My laboratory studies the human DNA tumor virus, adenovirus (Ad). Adenovirus has proven to be an excellent model system to study the regulation of cellular proliferation, gene expression, and host responses to virus infection. Recombinant Ad vectors also are promising agents for therapeutic gene delivery for both short term and long term treatment of a variety of inherited and acquired diseases. Our research is focused in two general areas. First, we study how viral early proteins regulate cellular growth properties and gene expression. Second, we study how infectious virus is assembled and use this information to generate novel vectors for human gene therapy.
Adenovirus regulation of cellular growth and gene expression
The broad objective of this research is to understand how the regulation of gene expression by specific transcription factors impacts on the proliferative capacity of cells and the growth properties of DNA tumor viruses. The model system that we study is the regulation of the E2F family of transcription factors by adenovirus infection. E2F transcription factors are key players in the regulation of proliferation, apoptosis, and differentiation. The central role that the E2F family plays in the regulation of cell growth and death is underscored by the fact that the E2F-retinoblastoma tumor suppressor regulatory cascade is found mutated or deregulated in virtually all human cancers. The regulation of gene expression by E2Fs makes life or death decisions for the cell, and impacts on two key growth suppression pathways, the Rb pathway and the p53 pathway. E2Fs are regulated at multiple levels and by different mechanisms. Ad proteins impact on many of the processes that regulate E2F activity. We are studying how Ad E1A and E4-ORF6/7 proteins regulate the transcription properties of E2F family members including the recruitment of host factors to viral and cellular promoter regions, the regulation of E2F subcellular distribution and protein stability, and E2F regulation of cell cycle progression. We have found that the Ad E4-ORF4 protein induces cell cycle growth arrest and we are pursuing the mechanism of action of this viral product. Lastly, the E4-ORF3 protein remodels nuclear domains referred to as PML oncogenic domains or PODs. We are studying how the E4-ORF3 protein directs this effect and how this relates to virus and cellular growth properties.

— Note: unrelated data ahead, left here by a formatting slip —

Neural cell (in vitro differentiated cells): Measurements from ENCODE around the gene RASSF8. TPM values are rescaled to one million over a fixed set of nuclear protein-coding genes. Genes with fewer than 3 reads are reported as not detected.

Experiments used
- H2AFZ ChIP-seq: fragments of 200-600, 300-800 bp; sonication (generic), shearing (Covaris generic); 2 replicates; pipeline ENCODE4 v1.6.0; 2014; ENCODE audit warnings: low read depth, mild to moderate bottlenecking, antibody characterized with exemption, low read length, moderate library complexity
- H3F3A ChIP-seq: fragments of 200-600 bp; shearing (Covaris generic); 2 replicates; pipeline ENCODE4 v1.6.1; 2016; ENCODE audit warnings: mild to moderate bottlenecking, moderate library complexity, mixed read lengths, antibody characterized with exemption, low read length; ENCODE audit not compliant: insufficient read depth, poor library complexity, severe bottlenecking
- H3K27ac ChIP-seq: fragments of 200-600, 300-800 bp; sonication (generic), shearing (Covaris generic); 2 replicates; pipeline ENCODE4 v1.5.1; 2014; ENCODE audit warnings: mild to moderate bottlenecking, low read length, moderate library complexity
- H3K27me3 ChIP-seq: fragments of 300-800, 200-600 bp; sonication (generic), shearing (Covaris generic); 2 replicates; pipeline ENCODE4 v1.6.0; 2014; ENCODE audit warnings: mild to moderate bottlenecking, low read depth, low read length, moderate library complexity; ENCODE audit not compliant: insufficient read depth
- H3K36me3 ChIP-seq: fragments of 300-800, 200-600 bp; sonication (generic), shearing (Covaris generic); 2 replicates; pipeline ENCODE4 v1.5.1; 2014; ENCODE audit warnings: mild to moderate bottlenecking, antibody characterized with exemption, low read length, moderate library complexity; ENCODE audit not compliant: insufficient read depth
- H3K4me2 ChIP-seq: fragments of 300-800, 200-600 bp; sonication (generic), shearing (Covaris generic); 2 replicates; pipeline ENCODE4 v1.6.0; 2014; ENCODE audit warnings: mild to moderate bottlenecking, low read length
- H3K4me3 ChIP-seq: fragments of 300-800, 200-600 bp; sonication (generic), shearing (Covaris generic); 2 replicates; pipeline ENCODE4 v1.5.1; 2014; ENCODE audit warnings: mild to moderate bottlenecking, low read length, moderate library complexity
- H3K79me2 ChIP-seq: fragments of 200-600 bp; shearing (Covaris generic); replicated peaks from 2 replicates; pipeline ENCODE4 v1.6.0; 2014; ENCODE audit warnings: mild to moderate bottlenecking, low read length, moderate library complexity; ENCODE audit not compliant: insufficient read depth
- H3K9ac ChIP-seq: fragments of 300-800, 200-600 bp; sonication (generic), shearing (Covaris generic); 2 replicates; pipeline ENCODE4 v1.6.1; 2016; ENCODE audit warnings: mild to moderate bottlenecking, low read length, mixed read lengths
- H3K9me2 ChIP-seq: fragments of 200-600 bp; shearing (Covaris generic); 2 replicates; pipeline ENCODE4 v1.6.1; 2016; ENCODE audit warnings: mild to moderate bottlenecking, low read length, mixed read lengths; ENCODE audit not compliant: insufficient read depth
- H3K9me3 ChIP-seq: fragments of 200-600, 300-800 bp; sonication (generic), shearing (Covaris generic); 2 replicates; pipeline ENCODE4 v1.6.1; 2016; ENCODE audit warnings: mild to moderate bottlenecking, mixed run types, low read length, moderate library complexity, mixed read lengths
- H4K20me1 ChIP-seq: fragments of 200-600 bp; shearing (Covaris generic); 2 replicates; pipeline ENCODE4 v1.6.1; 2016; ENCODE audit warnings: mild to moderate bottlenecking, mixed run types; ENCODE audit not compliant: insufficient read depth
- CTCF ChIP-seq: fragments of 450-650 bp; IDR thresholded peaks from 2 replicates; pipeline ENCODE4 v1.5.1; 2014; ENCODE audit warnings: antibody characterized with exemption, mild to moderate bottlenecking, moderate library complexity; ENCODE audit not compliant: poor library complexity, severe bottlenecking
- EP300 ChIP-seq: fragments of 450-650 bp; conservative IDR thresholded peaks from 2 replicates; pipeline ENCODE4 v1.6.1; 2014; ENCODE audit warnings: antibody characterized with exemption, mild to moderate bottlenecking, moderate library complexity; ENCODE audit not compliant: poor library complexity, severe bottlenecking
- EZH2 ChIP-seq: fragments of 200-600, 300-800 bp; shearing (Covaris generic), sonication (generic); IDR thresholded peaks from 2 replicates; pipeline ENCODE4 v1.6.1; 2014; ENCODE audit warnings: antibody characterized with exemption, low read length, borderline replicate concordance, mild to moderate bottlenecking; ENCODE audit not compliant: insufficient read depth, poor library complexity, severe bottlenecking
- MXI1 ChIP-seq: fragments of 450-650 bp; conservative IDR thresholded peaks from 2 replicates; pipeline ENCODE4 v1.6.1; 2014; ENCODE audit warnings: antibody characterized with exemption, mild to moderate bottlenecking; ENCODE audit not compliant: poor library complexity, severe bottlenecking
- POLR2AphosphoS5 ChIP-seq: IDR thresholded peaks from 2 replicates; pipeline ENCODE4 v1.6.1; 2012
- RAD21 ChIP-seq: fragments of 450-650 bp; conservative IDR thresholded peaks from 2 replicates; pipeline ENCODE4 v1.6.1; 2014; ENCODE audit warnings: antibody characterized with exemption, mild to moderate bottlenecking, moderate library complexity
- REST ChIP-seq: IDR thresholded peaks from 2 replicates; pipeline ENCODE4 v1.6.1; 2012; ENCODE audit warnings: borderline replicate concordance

Adenovirus assembly and viral vectors for gene therapy.
The broad objectives of this research are to study the fundamental mechanism that directs virus assembly during the late stages of Ad infection, and to develop new Ad vectors for human gene therapy and novel approaches to produce these vectors. Ad vectors offer a number of important advantages for use in gene therapy including wide virus tropism, the ability to efficiently direct gene expression in dividing and non-dividing cells, the capacity to accommodate large gene inserts, and a readily tractable system to produce virus in abundant quantities. The use of high capacity Ad vectors, that is Ad genomes that lack all viral coding sequences, has greatly enhanced Ad vector efficacy. We are developing novel means to generate high capacity Ad vectors utilizing Ad-AAV (AAV, adeno-associated virus) hybrid viruses. This approach allows for the efficient and rapid production of high capacity Ad vectors. The production of high capacity Ad vectors relies on the use of a helper virus. We are developing novel approaches to regulate the production of such helper viruses during Ad vector production. Finally, we are studying the virus assembly process. We have defined viral DNA sequences that direct the packaging of Ad DNA into virus particles during the final stages of virus infection and we are pursuing the analysis of viral and cellular proteins that mediate the packaging process.